Published online Sep 27, 2019. doi: 10.4254/wjh.v11.i9.689
Peer-review started: April 15, 2019
First decision: June 5, 2019
Revised: June 25, 2019
Accepted: September 5, 2019
Article in press: September 5, 2019
Published online: September 27, 2019
Early allograft dysfunction (EAD) after liver transplantation (LT) is an important cause of morbidity and mortality. To ensure adequate graft function, a critical hepatocellular mass is required in addition to an appropriate blood supply. We hypothesized that intraoperative measurement of portal venous and hepatic arterial flow may serve as a predictor in the diagnosis of EAD.
To study whether hepatic flow is an independent predictor of EAD following LT.
This is an observational cohort study in a single institution. Hepatic arterial blood flow and portal venous blood flow were measured intraoperatively by transit flow. EAD was defined using the Olthoff criteria. Univariate and multivariate analyses were used to determine the intraoperative predictors of EAD. Survival analysis and prognostic factor analysis were performed using the Kaplan-Meier and Cox regression models.
A total of 195 liver transplant procedures were performed between January 2008 and December 2014 in 188 patients. A total of 54 (27.7%) patients developed EAD. The median follow-up was 39 mo. Portal venous flow, hepatic arterial flow (HAF) and total hepatic arterial flow were associated with EAD in both the univariate and multivariate analyses. HAF is an independent prognostic factor for 30-d patient mortality.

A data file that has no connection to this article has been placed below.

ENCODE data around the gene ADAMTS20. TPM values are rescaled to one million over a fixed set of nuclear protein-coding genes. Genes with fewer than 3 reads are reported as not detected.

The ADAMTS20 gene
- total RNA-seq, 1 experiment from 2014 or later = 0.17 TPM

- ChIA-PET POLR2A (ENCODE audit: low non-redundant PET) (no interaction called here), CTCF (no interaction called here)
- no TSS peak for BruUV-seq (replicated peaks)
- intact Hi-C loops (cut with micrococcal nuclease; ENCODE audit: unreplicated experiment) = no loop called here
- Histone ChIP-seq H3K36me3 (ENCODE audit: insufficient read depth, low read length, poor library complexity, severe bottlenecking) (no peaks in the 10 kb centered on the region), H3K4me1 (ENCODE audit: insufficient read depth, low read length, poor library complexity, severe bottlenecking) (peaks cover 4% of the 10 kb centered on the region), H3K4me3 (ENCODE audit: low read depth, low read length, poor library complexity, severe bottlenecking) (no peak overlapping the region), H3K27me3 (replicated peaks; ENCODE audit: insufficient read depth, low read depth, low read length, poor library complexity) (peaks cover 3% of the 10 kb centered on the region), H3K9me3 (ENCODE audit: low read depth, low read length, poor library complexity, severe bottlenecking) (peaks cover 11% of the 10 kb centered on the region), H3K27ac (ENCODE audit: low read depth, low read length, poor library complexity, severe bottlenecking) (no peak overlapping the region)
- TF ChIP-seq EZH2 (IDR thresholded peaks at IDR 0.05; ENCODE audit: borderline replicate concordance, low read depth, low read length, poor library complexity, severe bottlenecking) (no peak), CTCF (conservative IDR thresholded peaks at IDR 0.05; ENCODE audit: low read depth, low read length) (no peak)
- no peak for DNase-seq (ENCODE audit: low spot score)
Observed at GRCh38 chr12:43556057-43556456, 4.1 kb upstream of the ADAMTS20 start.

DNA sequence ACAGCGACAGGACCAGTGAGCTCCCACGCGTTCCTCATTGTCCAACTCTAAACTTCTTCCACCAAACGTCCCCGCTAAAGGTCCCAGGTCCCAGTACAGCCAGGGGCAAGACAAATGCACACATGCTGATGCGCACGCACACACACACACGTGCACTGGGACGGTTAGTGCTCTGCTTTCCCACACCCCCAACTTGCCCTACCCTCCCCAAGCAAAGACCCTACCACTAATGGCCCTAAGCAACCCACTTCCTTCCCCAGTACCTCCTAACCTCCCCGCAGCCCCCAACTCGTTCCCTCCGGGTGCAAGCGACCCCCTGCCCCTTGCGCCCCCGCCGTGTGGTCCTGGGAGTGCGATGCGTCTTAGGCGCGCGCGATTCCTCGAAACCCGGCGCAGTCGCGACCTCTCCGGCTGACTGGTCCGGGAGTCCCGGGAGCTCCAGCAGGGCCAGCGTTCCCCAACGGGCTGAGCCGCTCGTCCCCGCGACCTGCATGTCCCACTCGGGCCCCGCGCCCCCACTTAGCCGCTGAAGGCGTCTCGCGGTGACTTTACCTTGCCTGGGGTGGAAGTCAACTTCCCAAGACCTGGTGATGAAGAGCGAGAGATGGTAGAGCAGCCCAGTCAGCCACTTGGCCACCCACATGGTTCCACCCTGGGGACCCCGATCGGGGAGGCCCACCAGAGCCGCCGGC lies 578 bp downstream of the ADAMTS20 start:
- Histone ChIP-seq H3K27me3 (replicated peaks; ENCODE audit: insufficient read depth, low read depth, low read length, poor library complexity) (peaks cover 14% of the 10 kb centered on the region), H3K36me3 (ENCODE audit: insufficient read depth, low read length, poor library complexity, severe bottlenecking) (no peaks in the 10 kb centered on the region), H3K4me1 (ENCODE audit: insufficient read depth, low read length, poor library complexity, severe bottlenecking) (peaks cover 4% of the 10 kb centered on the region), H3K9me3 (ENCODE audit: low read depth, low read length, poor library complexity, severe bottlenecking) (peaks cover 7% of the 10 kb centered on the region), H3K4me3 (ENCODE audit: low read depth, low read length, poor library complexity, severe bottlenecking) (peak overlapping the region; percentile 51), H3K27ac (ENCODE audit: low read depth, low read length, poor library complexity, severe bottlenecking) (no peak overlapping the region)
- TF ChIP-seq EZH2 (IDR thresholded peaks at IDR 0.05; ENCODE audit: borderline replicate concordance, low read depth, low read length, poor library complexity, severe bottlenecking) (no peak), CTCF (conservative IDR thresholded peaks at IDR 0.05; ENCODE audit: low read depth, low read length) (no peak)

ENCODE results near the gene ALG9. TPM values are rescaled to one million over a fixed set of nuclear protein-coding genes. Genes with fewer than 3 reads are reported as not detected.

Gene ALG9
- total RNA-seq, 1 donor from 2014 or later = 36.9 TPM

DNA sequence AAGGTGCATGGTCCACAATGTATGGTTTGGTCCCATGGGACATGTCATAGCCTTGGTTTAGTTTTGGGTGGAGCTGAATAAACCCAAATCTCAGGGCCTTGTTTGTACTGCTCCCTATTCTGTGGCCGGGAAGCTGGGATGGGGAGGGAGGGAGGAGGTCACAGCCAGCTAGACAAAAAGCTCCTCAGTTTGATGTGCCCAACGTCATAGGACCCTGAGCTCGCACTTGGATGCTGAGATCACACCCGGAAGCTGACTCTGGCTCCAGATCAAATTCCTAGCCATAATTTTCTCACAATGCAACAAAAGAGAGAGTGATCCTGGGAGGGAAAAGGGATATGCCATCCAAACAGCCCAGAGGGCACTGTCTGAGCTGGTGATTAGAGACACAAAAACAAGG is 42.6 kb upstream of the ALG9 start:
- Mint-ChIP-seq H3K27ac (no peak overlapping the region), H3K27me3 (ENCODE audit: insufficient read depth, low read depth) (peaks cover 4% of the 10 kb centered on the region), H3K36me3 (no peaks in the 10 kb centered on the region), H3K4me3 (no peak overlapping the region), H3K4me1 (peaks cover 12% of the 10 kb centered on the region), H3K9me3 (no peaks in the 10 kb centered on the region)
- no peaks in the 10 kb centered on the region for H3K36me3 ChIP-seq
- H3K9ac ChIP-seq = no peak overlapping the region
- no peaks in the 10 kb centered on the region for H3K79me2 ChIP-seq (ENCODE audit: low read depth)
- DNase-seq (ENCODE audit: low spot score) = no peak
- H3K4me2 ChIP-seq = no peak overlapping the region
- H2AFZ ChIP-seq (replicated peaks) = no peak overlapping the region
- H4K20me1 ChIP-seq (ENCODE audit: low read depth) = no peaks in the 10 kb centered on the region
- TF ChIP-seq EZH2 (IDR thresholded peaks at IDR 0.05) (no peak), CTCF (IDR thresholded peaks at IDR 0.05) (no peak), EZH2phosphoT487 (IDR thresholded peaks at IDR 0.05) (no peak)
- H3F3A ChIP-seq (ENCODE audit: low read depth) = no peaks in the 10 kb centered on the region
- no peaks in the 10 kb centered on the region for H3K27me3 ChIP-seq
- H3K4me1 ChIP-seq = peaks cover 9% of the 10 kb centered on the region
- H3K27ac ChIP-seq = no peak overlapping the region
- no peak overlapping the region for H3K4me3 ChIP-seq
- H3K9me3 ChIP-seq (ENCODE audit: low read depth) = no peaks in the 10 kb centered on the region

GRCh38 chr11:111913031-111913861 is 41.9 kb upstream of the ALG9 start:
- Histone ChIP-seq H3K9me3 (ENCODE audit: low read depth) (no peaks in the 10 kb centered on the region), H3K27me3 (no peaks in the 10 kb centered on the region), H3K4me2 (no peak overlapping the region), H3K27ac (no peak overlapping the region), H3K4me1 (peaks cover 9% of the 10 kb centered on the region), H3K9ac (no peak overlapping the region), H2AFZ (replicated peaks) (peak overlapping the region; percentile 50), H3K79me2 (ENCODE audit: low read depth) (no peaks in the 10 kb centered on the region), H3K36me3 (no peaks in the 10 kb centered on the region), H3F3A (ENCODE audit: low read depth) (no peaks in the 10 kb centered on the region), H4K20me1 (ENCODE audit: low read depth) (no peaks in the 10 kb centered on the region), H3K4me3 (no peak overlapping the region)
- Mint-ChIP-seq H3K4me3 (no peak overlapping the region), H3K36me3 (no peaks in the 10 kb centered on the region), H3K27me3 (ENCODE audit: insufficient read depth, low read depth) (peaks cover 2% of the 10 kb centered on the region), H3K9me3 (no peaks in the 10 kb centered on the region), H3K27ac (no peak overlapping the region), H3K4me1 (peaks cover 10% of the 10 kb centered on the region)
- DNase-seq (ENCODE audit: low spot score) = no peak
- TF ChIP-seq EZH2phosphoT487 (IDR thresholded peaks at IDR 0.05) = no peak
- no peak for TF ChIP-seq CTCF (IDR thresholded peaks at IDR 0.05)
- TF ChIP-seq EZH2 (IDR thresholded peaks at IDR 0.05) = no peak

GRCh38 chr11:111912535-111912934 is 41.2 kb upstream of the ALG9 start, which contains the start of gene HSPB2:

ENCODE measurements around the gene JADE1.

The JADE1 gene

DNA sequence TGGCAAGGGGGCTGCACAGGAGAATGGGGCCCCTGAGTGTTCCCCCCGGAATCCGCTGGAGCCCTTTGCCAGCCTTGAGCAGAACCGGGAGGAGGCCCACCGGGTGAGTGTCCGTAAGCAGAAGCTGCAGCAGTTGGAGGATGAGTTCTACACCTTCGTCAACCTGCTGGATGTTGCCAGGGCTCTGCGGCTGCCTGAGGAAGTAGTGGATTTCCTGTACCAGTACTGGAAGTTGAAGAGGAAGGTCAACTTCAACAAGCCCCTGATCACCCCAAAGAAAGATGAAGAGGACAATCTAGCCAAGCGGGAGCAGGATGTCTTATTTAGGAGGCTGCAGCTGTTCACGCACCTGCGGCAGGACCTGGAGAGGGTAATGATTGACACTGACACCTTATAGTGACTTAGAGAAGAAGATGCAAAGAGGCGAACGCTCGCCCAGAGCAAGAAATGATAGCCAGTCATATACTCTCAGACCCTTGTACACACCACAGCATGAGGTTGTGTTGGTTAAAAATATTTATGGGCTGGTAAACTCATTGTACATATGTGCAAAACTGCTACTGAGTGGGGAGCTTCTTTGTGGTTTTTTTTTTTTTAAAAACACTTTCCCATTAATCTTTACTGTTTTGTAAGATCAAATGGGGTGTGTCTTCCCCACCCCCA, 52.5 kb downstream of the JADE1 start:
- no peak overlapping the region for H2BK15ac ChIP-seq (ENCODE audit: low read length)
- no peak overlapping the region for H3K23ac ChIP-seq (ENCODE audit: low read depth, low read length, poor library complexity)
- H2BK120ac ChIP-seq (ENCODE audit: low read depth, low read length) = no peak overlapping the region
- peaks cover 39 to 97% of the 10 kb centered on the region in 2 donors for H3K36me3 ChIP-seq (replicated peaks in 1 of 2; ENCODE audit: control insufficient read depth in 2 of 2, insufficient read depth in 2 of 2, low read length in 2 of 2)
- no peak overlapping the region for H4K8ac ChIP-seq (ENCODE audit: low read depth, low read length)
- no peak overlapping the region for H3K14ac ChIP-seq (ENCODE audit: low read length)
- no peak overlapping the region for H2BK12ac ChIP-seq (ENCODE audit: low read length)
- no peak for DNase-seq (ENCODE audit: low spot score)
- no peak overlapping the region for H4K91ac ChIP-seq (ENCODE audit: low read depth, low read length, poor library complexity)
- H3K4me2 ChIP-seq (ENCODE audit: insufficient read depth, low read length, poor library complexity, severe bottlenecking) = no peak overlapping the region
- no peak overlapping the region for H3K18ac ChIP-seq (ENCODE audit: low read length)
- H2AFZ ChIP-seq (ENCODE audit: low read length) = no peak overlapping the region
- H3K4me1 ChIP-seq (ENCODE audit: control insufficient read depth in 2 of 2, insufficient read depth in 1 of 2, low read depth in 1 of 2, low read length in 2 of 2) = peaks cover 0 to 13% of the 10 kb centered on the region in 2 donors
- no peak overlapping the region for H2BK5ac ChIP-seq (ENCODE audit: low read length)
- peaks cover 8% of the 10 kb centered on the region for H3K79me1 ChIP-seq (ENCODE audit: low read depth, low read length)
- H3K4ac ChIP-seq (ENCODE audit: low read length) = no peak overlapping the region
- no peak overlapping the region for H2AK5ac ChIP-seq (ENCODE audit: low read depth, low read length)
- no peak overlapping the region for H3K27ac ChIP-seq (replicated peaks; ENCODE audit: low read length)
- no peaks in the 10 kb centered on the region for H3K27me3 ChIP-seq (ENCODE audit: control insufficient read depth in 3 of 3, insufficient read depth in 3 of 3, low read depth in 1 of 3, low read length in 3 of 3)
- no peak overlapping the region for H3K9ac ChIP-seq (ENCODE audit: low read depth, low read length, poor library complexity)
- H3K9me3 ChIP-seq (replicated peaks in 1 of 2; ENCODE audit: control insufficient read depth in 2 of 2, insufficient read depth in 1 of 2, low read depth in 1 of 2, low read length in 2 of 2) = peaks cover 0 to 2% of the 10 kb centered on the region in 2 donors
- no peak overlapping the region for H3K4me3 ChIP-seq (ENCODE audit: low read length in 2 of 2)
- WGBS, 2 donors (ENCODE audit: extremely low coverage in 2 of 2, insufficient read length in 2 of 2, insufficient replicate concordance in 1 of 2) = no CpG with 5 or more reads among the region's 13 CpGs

Intraoperative measurement of blood flow after reperfusion appears to be a predictor of EAD; Moreover, HAF should be considered a predictor of 30-d patient mortality.
Core tip: Early allograft dysfunction (EAD) is a problem that can soon occur after liver implantation. Currently, there are a large number of predictive models for graft failure. In general, the models try to predict the development of liver dysfunction and aid clinicians in the decision-making process of selecting the liver graft. These variables do not need to be modified, so we propose that measurable arterial and venous flow intraoperatively after implantation may be useful in predicting the development of EAD. A study of the intraoperative factors that may influence the development of EAD should be performed to address additional, related problems in the field.